“Can't I help there?” he inquired, advancing to the table and drawing up a chair. “Couldn't you let me run over those and just tell you what they are?”

“You go to thunder,” said Raven, rapidly assorting, clapping into bundles and casting aside. “Yes, you can, too. Take this basket and empty it into the fireplace. Behind the log and smash it down so it won't set the chimney afire. Remember how your grandmother used to keep a scare going all the time for fear of chimneys? I guess I've inherited it. I have to use the formula.”

Dick emptied the papers with a grave care foreign to him, as if even so small a service, at such a moment, bore a weightier meaning, and brought the basket back. He sat down and waited in a silence Raven felt more portentously vocal than the loudest outcry.

“Dick!” he said. He stopped work and looked at the youth, an unwilling smile twisting his mouth. He was not sure of its being well to take it humorously; yet it was funny. “Dick, if you've got anything to say, say it. If you haven't, clear out. This is my busy day.”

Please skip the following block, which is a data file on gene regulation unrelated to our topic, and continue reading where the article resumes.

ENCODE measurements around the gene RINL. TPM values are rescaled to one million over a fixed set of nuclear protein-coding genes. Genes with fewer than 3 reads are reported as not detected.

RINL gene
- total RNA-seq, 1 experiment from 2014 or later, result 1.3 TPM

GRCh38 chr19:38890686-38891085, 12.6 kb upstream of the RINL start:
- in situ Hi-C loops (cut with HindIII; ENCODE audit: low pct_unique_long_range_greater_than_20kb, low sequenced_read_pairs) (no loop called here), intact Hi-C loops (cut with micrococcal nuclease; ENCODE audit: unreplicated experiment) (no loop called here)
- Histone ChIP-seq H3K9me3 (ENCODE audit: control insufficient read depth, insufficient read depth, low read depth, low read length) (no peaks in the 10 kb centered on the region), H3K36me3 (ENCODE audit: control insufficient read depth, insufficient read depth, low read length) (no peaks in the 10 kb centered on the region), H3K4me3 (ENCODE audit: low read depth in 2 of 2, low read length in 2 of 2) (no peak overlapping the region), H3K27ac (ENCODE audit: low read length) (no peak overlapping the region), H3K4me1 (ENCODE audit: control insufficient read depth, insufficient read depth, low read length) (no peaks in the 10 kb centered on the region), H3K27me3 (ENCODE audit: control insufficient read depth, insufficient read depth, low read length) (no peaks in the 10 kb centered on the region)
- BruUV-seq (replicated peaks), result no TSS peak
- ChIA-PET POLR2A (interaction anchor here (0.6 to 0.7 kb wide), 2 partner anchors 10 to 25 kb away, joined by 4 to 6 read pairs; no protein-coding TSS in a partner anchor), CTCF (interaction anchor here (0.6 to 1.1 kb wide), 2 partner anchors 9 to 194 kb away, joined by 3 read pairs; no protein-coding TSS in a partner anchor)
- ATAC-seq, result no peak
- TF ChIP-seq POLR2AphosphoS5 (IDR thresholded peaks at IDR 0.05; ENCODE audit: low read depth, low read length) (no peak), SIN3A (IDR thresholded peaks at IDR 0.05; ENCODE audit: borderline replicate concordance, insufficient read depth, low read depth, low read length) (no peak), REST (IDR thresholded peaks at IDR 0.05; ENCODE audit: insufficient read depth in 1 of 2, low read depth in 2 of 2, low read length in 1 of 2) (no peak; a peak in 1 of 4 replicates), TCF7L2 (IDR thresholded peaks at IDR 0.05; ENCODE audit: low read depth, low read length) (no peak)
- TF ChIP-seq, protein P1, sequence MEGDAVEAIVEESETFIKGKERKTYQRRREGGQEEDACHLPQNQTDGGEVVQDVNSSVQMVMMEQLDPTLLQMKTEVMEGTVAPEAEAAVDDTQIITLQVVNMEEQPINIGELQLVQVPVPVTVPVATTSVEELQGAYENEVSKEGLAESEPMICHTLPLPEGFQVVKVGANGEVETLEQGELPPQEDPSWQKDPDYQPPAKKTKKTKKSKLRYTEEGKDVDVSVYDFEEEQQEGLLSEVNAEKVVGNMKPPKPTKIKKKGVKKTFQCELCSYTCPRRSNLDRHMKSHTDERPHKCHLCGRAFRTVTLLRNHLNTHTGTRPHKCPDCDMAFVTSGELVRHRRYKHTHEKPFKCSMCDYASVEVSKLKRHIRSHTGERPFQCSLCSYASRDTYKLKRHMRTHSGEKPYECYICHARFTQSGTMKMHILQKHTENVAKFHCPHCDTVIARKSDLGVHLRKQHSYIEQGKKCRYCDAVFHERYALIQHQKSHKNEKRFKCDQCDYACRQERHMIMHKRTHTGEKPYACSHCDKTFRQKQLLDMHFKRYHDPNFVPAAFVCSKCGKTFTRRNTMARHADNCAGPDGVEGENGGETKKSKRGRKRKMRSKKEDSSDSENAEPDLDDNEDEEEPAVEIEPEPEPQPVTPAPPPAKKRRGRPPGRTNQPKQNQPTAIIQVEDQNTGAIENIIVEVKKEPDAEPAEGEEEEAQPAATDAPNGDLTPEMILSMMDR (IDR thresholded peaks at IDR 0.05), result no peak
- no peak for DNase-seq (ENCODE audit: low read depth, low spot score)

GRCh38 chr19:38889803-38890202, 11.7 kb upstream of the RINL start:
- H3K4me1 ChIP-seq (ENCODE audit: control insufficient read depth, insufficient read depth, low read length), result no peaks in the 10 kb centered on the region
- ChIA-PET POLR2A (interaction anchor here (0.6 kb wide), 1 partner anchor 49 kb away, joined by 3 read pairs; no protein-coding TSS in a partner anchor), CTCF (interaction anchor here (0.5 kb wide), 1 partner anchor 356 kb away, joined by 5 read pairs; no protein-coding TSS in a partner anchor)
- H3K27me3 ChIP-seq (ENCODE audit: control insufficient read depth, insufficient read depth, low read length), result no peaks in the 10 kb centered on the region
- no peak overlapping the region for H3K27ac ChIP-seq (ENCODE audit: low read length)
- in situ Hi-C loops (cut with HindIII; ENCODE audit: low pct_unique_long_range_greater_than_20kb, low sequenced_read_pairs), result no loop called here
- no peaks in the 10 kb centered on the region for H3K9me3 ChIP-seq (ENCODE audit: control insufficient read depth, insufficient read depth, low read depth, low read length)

Dick shook his head despairingly and yet obstinately. He wasn't going to leave Uncle Jack to the powers of darkness.

“Just tell me what you're winding things up for?” he ventured. “I ought to know.”

“Then don't ask as if you were whispering into the ear of Buddha, or trying not to wake baby,” said Raven, tearing a package of letters with a sudden savage haste. They were Anne's letters to him when he was in France, and he had meant to keep them because she would have an ideal of the sacredness they ought to bear, and exasperatingly the suggestion seemed to include a power of imposing itself on him. And if Dick hadn't come in to bait him with irrelevant questions, his perverse inner self excused itself, he might not be defying the ideal and tearing the letters up. As it was, he found them a salutary sacrifice.

“If you mean my going to Wake Hill, yes, I'm going. I've written Charlotte. Or rather I've addressed it to Jerry, she's so careful about his prerogative as a male.”

“When?” asked Dick.

“The minute I get some boots and things to go logging in. This house will be open. You can come in and roost if you want to. If you marry Nan”—this was an audacity that occurred to him at the moment. It suddenly seemed to him a blessed comfort to think of Nan in his house—“you can come here and live.”

Dick lost his sacrificial air and turned sulky.

“I don't know about Nan,” he said. “I never know about her, not since we've come back. She was soft as—as silk over there.”

“The maternal,” said Raven briefly, tearing one of Anne's letters, with a crack, across the pages. “It was what you needed to keep you going. Not personal, only because you were a sojer boy.”

The mortification of it all, the despite of not holding his own with her now he was not serving a cause, was plainly evident in Dick's face. He had had a bad night of it, after Nan's flouting and Uncle Jack's letter on top of that.